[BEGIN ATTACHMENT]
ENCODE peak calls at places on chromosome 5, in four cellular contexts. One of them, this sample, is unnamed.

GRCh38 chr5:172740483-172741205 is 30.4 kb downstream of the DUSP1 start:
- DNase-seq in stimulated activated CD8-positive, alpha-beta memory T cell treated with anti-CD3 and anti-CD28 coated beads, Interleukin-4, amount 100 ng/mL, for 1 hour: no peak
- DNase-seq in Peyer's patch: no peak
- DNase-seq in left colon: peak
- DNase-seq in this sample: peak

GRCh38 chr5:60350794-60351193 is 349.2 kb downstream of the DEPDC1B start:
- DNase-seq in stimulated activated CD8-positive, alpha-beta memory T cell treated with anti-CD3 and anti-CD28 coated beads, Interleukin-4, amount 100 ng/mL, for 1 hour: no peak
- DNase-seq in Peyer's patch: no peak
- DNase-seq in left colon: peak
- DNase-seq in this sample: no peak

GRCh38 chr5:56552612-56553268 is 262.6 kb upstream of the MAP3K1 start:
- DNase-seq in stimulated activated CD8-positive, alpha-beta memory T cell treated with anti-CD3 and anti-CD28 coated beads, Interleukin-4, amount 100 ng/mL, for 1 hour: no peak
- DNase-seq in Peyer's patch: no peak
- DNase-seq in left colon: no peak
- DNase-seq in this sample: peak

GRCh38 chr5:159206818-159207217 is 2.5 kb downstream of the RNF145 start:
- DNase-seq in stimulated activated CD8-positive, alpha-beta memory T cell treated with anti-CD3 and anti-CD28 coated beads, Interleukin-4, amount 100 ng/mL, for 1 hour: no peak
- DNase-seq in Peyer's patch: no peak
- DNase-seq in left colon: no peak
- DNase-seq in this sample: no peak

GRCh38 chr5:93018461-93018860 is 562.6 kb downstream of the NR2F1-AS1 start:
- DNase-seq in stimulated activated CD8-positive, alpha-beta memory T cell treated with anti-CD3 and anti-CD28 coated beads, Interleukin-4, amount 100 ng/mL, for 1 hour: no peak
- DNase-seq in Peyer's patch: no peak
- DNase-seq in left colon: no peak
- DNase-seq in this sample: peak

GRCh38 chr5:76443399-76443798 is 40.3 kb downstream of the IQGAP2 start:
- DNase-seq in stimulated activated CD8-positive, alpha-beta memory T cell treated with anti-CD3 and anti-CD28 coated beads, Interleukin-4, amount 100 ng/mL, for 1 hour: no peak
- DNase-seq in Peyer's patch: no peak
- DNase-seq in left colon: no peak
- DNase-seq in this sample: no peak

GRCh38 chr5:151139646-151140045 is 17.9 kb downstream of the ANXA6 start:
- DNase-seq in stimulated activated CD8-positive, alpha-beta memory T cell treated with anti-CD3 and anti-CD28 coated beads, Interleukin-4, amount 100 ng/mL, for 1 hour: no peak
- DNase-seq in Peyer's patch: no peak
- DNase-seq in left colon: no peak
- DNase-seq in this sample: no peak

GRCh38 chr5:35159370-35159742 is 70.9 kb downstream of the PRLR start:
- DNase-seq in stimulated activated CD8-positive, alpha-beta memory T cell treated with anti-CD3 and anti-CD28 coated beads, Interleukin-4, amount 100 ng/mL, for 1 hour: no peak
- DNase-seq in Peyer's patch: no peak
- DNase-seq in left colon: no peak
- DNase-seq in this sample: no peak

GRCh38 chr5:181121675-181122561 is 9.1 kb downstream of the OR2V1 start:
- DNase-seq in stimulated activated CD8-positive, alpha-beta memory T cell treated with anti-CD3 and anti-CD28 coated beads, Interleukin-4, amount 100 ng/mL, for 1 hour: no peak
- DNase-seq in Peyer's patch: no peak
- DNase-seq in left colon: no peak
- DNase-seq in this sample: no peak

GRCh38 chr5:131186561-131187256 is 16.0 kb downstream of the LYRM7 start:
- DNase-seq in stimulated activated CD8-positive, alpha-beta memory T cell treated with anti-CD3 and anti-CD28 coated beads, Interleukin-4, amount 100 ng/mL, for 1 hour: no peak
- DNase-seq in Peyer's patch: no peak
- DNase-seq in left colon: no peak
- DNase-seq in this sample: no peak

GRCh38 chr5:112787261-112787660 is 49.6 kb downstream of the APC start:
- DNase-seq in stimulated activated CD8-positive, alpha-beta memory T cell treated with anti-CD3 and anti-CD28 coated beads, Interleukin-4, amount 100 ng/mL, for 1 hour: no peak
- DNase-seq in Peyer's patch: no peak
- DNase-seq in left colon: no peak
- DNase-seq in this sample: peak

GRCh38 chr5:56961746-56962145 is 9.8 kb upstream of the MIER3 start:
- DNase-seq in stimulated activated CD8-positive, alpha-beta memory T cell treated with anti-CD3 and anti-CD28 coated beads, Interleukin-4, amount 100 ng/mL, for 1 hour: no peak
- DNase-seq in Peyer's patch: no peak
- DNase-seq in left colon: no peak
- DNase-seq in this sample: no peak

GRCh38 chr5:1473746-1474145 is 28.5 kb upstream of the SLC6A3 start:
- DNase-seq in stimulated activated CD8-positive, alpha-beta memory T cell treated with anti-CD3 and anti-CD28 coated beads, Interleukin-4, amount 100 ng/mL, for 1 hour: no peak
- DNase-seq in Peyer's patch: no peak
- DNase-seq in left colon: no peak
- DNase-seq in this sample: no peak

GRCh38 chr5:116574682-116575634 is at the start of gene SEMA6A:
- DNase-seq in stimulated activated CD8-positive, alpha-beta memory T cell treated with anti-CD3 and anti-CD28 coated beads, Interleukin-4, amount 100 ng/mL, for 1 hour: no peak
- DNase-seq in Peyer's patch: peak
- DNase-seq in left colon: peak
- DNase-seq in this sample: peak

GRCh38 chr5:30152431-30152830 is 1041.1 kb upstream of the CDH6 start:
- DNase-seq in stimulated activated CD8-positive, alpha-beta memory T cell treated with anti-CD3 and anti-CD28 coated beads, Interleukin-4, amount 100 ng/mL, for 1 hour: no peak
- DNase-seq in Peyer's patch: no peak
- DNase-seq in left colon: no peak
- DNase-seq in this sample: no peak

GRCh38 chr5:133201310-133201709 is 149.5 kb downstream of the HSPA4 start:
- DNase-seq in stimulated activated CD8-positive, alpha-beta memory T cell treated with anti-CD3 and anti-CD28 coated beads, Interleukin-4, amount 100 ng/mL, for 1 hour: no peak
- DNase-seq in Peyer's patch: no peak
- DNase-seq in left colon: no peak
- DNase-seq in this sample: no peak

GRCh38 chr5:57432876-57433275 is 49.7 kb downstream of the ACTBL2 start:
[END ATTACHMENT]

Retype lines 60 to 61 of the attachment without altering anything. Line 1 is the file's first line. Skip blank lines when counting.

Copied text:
- DNase-seq in left colon: no peak
- DNase-seq in this sample: no peak